Unfortunately for Chhotu, something else is watching him. He’s grabbed by something that emerges from underground, and is dragged off screaming. The others go to look for him; Guddu, stoned out of his mind, actually sits on the lip of the hole his friend was dragged into, without realizing where he is.

They eventually find Chhotu’s broken body thrust back up out of the earth, like a particularly ugly desert shrub. Nobody knows just what to do with him: they can’t just leave him, but on the other hand they can’t bring him back on the bus. Finally they wrap Chhodu in a shawl and tie him to the roof of the bus. Guddu is particularly hard-hit by his friend’s death, but everybody’s reeling in shock: no one can explain how he got killed, or how he ended up where he did… and in that condition. The conductor muses sadly that he had no idea what he was getting into when he painted the name Kismat on the bus…

…and then he is dragged away by an enormous flying creature — something traveling so fast the others barely register it as a blur.

It’s not long after that Kaalo the witch makes her first full attack on the bus. The Pandit’s charm may keep her from entering, but that’s a mere inconvenience: it doesn’t stop her from using her enormous iron pike to break the bus’s windows and go spear-fishing through the roof. Once she catches sight of Shota, she pauses her attack to leer hungrily through one of the few remaining windows. Her long, sticky pink tongue lolls out of her mouth and runs slavering up the glass. Twice. Kaalo has found her dinner!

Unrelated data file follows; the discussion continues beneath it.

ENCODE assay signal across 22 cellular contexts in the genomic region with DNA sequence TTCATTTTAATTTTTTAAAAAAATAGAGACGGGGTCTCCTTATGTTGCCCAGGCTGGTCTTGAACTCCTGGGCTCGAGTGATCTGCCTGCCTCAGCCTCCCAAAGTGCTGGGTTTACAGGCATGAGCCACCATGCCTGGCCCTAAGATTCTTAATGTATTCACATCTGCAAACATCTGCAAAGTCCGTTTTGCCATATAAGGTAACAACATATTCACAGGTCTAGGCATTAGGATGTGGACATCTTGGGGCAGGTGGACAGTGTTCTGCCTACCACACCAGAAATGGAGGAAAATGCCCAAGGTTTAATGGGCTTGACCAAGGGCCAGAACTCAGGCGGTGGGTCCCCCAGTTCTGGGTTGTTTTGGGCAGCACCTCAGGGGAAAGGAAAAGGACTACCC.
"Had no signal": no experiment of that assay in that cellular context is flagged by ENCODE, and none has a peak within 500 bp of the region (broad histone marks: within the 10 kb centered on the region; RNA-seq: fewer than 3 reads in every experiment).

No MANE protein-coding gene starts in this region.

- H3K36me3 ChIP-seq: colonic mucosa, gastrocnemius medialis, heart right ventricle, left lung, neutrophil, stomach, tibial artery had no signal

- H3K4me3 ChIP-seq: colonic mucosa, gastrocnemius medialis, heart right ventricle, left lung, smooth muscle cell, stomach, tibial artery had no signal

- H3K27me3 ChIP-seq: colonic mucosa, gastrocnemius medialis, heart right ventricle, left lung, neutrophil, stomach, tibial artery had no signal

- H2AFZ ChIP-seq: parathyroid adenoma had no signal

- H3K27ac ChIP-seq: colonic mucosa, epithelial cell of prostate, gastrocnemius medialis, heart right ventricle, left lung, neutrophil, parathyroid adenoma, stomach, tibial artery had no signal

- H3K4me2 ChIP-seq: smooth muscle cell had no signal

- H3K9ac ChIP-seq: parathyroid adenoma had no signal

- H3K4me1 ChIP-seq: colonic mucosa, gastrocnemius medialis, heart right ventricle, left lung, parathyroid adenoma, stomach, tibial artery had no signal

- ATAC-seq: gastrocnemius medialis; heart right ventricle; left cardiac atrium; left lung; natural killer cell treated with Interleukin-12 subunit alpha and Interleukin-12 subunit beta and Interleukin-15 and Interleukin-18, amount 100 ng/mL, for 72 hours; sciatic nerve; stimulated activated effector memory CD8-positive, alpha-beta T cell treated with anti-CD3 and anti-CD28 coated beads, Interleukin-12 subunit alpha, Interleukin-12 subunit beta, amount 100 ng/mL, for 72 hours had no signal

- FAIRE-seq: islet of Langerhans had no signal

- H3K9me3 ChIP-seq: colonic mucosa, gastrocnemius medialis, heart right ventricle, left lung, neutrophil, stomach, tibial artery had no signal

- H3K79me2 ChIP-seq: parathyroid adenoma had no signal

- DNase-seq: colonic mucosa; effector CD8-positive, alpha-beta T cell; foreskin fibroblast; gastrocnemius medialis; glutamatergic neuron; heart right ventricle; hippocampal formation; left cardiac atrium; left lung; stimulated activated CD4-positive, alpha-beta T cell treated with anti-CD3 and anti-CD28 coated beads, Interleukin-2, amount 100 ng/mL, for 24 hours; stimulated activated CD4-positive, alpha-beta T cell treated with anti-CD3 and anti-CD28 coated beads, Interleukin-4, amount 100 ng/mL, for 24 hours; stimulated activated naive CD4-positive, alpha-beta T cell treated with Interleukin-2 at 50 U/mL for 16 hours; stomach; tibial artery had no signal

When the others realize Kaalo has chosen the little girl as her victim, they immediately decide to try to save themselves by tossing her out of the bus. Sameer won’t let them: he promises to kill the first person who tries. The Pandit hurriedly informs the panic-stricken passengers that it doesn’t matter: anybody Kaalo sees is marked for death. And now she’s seen them all.

There are a number of good things about Kaalo that deserve special mention. At the top of the list is the monster Kaalo herself. She’s the CG-enhanced cousin of the wonderful rubber-masked creatures from the 1980’s movies of Mohan Bhakri and Vinod Talwar. When she slobbers over the bus window, or drools heavily with the anticipation of sinking her teeth into little Shona, or when she spreads her enormous CG wings and swoops down on her victims, she’s a joy to behold.



It’s not as though she’s strikingly original. Her obvious inspiration is the creature from Jeepers Creepers, right down to her bus-bound victims; and her one claim to originality as “the first ever day horror” is also bogus, as I’m sure a little research would have turned up some other hideous sun demon somewhere in motion picture history. But she’s a good old-school monster when she’s menacing her prey in full view; and when she’s speeding through underground tunnels with the point of her pike tearing through the earth above — like an iron shark fin — she still manages to come off as a palpable menace.